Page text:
Speaker 1: So how do we approach this? You may not know this, but in 19 73, 19 74, there was a single [00:04:30] year when a law in the books said vehicles must have technology. So the belt is buckled, closing an electric circuit loop before the car can. It didn't last long. There was a human cry to Congress by members of the public. And they actually rescinded this safety regulation after just about a year. That's pretty historic in itself. Safety rules usually only go one direction. The Vence of hatred toward [00:05:00] the safety interlock was matched perhaps only by the amount of hatred. There was a couple decades later in the nineties when automatic motorized seat belts arrived on the scene. Remember these little part of the belt on a mouse track would come up here and attach up by your shoulder. Then when you got out, the thing would go back again.
Speaker 1: For some reason, people hated these things. I didn't particularly mind them, but maybe I'm weird. Bottom line is there's a lot of pushback out there when you try to enforce a technology that requires seatbelt [00:05:30] use in cars, go figure, but today's car buyers are decades later and different. We've become very used to the fact that safety is job. One in a car that used to be seen as kind of a Wey position decades ago in a more machismo era. And I think a younger car buyer today really looks for a car that is safety. First other stuff. Second, third, and fourth. I think there's a place to put these technologies on the stage again, but general [00:06:00] motors has already gone there. They've got something called buckle to drive technology. It was announced right before the pandemic hit. I think a lot of people didn't notice it.
Speaker 1: I know I didn't on a Chevy traverse. For example, in teen driving mode, a mode you can set, that's tied to a particular key for the car. A, the car will start with the belt, not connected. That's fine, but the car will not go into drive for 20 seconds. Just long enough to be really annoying. Try getting in your car, especially with a teenager's patience and [00:06:30] sit for 20 seconds before you can drive off. That'll do the trick or look at some late model Subarus that have a chime reminding you, you to buckle up. That actually has a carrot when you're stopped. It stops chiming. As soon as you move again, you get the stick, the chime comes back and it gets louder. The faster you drive until it's quite loud, you can imagine other versions of this as well. Maybe the car only goes to a certain speed, 15 or 25 belt undone, at least for the driver, maybe the audio [00:07:00] system won't come on. If the belts are not connected for every seat, that can sense that there's someone sitting in it. And how do we do that? Well, that's easy.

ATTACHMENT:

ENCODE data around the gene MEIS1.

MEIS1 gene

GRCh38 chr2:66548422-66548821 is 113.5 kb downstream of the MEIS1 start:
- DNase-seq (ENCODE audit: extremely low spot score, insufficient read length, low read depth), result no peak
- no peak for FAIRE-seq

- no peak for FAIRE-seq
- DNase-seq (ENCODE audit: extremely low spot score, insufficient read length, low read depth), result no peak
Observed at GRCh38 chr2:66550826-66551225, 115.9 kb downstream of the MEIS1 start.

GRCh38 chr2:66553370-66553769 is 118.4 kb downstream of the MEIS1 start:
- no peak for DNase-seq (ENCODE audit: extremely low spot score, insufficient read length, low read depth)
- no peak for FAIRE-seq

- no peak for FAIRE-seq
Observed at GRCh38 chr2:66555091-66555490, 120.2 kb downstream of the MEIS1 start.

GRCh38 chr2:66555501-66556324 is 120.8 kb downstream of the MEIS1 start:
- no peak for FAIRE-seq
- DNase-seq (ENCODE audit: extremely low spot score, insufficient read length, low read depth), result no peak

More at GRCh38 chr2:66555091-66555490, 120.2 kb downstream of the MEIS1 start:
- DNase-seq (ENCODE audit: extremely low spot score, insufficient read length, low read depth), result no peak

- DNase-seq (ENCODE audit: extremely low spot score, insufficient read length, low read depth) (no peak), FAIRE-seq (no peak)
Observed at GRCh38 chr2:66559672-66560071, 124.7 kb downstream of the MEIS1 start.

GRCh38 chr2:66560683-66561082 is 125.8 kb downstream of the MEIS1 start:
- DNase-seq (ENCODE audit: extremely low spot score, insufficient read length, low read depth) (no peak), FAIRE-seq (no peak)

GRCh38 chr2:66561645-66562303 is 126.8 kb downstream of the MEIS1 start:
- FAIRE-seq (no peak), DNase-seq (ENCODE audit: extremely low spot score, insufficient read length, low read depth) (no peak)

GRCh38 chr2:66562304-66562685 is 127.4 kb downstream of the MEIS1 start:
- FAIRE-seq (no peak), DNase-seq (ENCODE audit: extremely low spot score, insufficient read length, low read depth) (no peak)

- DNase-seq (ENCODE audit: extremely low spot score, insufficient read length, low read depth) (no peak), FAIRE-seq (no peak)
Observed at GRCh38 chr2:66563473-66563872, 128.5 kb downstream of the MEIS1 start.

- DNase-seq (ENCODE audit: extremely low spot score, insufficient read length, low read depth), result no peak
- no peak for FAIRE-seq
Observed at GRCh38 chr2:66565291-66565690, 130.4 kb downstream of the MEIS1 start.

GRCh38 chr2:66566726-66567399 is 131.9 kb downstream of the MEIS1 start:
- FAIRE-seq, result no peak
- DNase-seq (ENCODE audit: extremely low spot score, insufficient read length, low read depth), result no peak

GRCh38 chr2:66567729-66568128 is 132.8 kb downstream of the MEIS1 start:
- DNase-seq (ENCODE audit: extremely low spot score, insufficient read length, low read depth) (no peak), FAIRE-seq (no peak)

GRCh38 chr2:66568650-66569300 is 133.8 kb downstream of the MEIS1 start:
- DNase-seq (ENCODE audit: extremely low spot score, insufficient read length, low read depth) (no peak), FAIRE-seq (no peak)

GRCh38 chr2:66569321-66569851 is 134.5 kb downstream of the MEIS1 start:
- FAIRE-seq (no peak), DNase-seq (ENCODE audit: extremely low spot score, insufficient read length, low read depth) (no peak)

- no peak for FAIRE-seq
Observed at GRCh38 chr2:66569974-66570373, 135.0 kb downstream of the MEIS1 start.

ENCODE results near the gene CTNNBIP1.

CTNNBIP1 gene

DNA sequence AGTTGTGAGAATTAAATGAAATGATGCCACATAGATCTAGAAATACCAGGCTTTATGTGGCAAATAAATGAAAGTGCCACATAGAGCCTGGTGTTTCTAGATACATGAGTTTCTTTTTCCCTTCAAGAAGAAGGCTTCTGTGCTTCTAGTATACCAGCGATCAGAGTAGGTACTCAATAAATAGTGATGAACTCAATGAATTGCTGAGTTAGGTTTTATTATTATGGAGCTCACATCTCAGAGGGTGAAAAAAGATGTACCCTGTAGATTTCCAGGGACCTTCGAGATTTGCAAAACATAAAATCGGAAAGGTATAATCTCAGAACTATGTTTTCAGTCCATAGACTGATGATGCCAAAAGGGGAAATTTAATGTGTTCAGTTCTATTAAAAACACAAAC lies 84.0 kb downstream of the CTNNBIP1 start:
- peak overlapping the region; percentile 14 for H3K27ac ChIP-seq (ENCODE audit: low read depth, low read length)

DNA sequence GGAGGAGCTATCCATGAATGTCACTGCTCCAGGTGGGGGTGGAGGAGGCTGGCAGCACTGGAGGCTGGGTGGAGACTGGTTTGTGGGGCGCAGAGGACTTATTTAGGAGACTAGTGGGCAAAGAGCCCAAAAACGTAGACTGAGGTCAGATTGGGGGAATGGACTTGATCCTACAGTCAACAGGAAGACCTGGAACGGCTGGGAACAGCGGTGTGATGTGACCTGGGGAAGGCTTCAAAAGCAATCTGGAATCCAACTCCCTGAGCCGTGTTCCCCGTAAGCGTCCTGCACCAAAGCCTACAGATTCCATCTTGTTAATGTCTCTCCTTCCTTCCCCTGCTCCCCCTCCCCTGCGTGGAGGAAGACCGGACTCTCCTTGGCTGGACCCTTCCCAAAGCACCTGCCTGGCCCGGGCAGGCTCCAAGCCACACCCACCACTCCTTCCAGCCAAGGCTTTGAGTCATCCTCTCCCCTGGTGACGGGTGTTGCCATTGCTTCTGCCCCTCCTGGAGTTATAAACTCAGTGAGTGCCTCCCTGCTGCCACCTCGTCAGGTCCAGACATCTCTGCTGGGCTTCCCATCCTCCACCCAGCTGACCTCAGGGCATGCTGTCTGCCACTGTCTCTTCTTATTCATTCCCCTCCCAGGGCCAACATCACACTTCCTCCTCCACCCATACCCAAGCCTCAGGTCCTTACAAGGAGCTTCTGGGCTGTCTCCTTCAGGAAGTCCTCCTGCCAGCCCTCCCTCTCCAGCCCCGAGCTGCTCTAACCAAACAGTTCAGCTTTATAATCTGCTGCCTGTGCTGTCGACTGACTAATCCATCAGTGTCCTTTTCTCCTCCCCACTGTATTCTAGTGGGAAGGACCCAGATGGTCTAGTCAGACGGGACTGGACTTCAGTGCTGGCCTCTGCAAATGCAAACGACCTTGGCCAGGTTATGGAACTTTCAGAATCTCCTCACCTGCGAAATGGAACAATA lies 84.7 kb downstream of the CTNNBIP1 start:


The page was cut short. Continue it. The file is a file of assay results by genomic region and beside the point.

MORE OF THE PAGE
Speaker 1: Today's airbags already use seat and occupant sensing often graded to the point of it telling how heavy someone is, therefore calibrating the airbag that's in front of them. So a lot of the infrastructure for smart seat belts that know which ones of themselves should be buckled is already largely in place. [00:07:30] Now I know some of you are automotive traditionalists and saying, I don't want some chip monitoring my belt. And if that chip goes outta, I can't drive my car. I have news for you. Every single thing in your car, including the power windows, the sunroof, the turn signals is run by a chip. So the idea that chips are gonna fail, uh, because they're exotic. Isn't really the case anymore. If your car fails a lot, then you got a bad car, but for the most part, every vehicle's run by little electronic assessors and lots [00:08:00] of sensors, and they seem to work pretty well. I don't have a lot of fear. This is gonna be a brittle technology. If we apply it to a seatbelt interlock, even if we didn't have this spike in fatalities due to alcohol and lack of seatbelt use in 2020, the drumbeat is on technologies are there. And if we can't apply them to cars, reliably and affordably in the foreseeable future, so that cars themselves can play a role in divorcing [00:08:30] themselves from risky behaviors that lead to death. The onus is honest to do so.